ABBEY LINCOLN: 1930-2010
Posted on 8/15/2010at 9:23 PM
I don’t remember exactly when and how I met Abbey Lincoln, but I do remember being very intimidated by her. She didn’t have a mean presence, just a strong one. Very strong.

What I DO remember about meeting her, and the memory I’ll forever hold in my brain, was her smile. When Abbey smiled, it was like a sunshower. When she laughed, it was a belly laugh. She laughed with her entire body. I was very honored to get a few of those belly laughs out of her from time to time.

In 1994, Verve Records enjoyed a much-publicized 50th anniversary concert, CD and live DVD at Carnegie Hall. The month leading up to the concert at Carnegie Hall saw a flurry of press events for the label. Even though I wasn’t officially a Verve artist yet when the concert happened, I’d given my verbal commitment to them, so they asked me to be a part of two events that Abbey was also a part of.

The first was more than special. It was a photo shoot for New York Magazine with Abbey, Betty Carter & me. Just the three of us. By this time, I’d known Betty for quite a while, but I was just getting to know Abbey. To be in the room with just Betty and Abbey for two hours was something I knew I’d never see again. Betty, of course, was the self-appointed “director” of the photo shoot. (LOL!) She was ordering the photographer around, telling him what shots to take, where to put his lights, etc, etc. Abbey was just laying back, being cool. However, one of the poses that Betty ordered was a “kiss” shot. I have a photo of Betty Carter and Abbey Lincoln kissing me on each cheek. I remember Betty kept saying, “McBride, you look scared. You’re supposed to ENJOY us kissing you! Come on, get with it! Look like you’re enjoying the kiss this time!” I think we took three of those shots. Abbey laughed the whole time.

During the lunch break, Abbey sort of pushed back on Betty’s incessant energy. Betty started to get on a roll about how important it was for Abbey to work more in order to “spread the knowledge” to the people and to the younger musicians coming up on the scene. In defense of Abbey, she seemed to work a whole lot during the early 90’s, so I don’t think she needed to “get out there more” than she already was. Abbey said, “But Betty, I don’t feel like working more. I need a break every now and then.” Betty replied, “But Abbey, you gotta get out there and do it more. Those young musicians need you.” Abbey calmly replied, “They know they got me. I do a good job training my guys.” Betty continued, “Abbey, we aren’t going to be out here forever, so we gotta get out there. Call your agent and......” Abbey shot back, “Betty…….NO, I’M NOT!!” Betty calmly and quietly stood down.

After that incident, I thought things were going to be weird between the two of them for the rest of the day. The second Abbey said “No, I’m not…” A pregnant, uneasy three seconds went by and then it was as if nothing ever happened. Abbey went back to smiling, Betty went back to telling the photographer what to do and all was perfect in the castle.

Abbey lit up a cigarette, took a drink of water and we took some more pictures and did an impromptu version of “Come Rain or Come Shine” while the photographer shot more photos of the three of us. Sigh……what a great memory.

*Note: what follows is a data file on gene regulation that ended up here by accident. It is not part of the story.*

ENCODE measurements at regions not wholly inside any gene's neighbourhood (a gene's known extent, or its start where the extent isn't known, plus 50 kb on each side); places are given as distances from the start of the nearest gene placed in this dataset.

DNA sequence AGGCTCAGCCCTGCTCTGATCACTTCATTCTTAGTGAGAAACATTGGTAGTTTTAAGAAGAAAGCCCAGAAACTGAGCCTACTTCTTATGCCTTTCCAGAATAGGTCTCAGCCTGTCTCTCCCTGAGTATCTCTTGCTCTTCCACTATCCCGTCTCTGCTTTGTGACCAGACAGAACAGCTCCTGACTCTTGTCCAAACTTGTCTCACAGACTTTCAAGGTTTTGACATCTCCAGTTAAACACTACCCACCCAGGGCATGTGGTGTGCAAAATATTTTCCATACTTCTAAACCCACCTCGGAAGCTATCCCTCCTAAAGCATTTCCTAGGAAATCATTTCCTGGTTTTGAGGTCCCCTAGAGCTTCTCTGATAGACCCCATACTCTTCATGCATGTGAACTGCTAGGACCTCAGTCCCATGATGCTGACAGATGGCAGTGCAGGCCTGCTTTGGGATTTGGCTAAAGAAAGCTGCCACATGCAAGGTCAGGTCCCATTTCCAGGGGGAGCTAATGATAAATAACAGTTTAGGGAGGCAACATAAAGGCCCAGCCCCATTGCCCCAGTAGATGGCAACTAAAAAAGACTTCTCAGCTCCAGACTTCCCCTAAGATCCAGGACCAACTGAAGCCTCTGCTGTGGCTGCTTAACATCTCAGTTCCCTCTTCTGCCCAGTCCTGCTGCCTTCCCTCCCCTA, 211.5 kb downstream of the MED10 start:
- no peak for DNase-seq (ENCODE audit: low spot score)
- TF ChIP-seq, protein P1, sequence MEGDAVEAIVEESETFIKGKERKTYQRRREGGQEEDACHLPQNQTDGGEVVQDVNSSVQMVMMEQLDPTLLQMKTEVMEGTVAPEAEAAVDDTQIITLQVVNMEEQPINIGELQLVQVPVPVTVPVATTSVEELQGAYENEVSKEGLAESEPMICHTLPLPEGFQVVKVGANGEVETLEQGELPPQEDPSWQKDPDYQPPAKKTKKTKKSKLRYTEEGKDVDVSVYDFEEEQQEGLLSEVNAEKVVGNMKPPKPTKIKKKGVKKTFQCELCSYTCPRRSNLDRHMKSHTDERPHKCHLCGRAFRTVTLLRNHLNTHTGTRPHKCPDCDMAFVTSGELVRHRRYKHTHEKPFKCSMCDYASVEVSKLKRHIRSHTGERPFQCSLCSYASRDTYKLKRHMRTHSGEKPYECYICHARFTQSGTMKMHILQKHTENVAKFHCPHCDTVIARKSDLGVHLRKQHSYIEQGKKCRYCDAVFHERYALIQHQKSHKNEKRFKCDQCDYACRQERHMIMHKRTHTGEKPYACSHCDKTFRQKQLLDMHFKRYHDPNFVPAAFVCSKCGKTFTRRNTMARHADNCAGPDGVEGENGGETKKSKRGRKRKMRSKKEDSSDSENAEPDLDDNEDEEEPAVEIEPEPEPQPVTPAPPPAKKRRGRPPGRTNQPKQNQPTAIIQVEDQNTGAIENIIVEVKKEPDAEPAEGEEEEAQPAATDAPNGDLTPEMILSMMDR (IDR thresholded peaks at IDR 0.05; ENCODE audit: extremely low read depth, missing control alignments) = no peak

The Monday before the Carnegie Hall concert, I performed on ABC’s “Good Morning, America” with Abbey, Herbie Hancock and Joe Henderson. No drums. We performed “How High The Moon”. Another great, great memory. I have the VHS tape buried in my office somewhere. I was, and still am, so honored to have been in the presence of such greatness.

It is solely because of what happened with Abbey about six weeks later that I started a habit of saving all of my favorite voice messages. Something that I still do 16 years later.

Abbey was about to begin working on what was to become her “A Turtle’s Dream” CD with me, Rodney Kendrick, Victor Lewis, Roy Hargrove, Lucky Peterson among many other special guests. Recording was scheduled to begin at noon on May 31st (my 22nd birthday). The night before, I was performing in Atlanta. I took a 9am flight that got me to LaGuardia just after 11am. I told the van driver to get me to 46th and 10th avenue (Clinton Studios) as fast as he could.

When I arrived at the studio, there was no one there. The woman at security said, “May I help you?” I said, “I’m here for the Abbey Lincoln session.” She said, “Oh, that was canceled. You didn’t get the message? Abbey’s in the hospital.” Shocked, I asked what happened. She said that Abbey had appendicitis, so it wasn’t life-threatening. “Whew, thank God”, I thought. I was glad to hear that Abbey would be okay and out of the hospital in just a day or two.

The following evening, I came home to find a message on my machine from none other than Abbey herself. She said, “Christian, it’s Abbey. I heard you went to the studio yesterday. I’m sorry you didn’t get the message. I hope you don’t think I messed over you on purpose. I‘m extra sorry because I know yesterday was your birthday. I hope you forgive me for getting sick on you. This is for you….”

Then Abbey proceeded to sing “Happy Birthday” to me on my answering machine.

It was that moment that I decided that I would save every special message anyone ever left for me. Abbey’s was my first extra special message.

I got to see Abbey many times after that session, but I never got to spend any serious, quality time with her. I regret that, but I always tried to make her laugh when I did see her.

I will listen to her music, watch her movies, remember her voice, her smile, her resolve, her pride and her laugh with great memories and admiration forever.

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